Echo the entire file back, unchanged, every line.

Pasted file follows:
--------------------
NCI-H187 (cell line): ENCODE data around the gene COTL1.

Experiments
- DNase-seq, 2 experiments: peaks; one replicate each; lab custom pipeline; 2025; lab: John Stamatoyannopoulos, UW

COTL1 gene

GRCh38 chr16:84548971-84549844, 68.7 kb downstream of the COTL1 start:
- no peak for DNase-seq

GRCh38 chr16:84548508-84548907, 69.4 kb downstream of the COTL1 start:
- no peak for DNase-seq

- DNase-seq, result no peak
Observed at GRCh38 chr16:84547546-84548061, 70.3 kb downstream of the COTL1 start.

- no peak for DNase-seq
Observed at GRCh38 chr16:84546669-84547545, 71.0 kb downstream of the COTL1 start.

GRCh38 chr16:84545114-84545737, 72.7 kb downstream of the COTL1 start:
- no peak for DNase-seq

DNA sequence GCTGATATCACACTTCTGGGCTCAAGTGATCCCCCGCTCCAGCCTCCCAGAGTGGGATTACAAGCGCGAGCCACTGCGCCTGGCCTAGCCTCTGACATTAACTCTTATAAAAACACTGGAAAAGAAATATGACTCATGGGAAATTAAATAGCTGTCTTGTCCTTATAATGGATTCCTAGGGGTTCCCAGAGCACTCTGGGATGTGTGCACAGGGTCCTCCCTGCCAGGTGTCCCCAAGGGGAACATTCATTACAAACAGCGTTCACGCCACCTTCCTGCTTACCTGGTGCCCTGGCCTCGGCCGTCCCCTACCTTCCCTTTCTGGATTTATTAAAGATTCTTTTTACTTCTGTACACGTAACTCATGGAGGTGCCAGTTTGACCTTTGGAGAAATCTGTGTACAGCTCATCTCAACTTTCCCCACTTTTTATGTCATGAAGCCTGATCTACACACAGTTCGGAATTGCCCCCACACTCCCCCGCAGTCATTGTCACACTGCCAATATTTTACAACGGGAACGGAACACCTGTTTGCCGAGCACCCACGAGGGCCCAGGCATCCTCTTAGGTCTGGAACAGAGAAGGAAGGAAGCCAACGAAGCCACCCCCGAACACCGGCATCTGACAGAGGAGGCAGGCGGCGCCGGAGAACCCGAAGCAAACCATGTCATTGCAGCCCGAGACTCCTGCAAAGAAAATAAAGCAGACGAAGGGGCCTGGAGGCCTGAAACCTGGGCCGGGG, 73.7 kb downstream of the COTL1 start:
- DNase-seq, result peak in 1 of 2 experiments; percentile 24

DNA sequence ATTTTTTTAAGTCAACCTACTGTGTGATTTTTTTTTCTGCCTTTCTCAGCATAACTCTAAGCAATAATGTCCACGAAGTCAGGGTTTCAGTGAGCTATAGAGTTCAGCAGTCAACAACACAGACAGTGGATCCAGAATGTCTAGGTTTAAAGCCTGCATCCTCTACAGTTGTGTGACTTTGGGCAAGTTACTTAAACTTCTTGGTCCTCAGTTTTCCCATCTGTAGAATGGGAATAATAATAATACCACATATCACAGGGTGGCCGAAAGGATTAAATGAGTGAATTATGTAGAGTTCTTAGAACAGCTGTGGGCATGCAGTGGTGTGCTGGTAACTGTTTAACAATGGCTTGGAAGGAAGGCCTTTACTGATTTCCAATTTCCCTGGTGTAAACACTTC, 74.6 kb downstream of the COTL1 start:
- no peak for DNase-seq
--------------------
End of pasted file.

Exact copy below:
NCI-H187 (cell line): ENCODE data around the gene COTL1.

Experiments
- DNase-seq, 2 experiments: peaks; one replicate each; lab custom pipeline; 2025; lab: John Stamatoyannopoulos, UW

COTL1 gene

GRCh38 chr16:84548971-84549844, 68.7 kb downstream of the COTL1 start:
- no peak for DNase-seq

GRCh38 chr16:84548508-84548907, 69.4 kb downstream of the COTL1 start:
- no peak for DNase-seq

- DNase-seq, result no peak
Observed at GRCh38 chr16:84547546-84548061, 70.3 kb downstream of the COTL1 start.

- no peak for DNase-seq
Observed at GRCh38 chr16:84546669-84547545, 71.0 kb downstream of the COTL1 start.

GRCh38 chr16:84545114-84545737, 72.7 kb downstream of the COTL1 start:
- no peak for DNase-seq

DNA sequence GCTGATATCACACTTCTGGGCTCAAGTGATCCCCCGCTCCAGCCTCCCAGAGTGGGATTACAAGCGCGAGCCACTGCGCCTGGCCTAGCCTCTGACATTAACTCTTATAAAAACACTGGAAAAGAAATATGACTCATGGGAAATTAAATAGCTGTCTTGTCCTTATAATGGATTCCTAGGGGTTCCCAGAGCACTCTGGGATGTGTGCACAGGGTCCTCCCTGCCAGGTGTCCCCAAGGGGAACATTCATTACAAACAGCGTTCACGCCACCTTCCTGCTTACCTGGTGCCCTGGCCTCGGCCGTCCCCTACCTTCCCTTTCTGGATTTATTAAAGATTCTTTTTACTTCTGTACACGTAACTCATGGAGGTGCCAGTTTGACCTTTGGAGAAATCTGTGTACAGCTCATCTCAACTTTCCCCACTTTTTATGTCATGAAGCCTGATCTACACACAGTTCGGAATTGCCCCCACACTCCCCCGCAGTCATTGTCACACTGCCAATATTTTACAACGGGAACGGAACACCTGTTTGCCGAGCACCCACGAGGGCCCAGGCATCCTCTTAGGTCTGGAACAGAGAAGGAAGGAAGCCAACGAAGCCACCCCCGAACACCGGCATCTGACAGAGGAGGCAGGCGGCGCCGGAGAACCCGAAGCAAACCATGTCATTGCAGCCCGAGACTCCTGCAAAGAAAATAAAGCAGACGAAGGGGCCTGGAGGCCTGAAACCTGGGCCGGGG, 73.7 kb downstream of the COTL1 start:
- DNase-seq, result peak in 1 of 2 experiments; percentile 24

DNA sequence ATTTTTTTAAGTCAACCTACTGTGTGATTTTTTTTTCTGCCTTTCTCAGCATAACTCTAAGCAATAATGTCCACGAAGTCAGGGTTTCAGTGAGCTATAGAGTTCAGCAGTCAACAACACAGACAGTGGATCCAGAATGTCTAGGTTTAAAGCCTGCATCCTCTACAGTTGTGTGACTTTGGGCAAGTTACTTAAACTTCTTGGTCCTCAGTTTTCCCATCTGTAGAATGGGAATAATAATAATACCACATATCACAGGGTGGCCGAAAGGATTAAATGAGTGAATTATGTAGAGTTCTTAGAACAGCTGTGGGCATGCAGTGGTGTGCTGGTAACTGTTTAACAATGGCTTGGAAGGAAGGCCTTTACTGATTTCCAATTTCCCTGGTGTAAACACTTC, 74.6 kb downstream of the COTL1 start:
- no peak for DNase-seq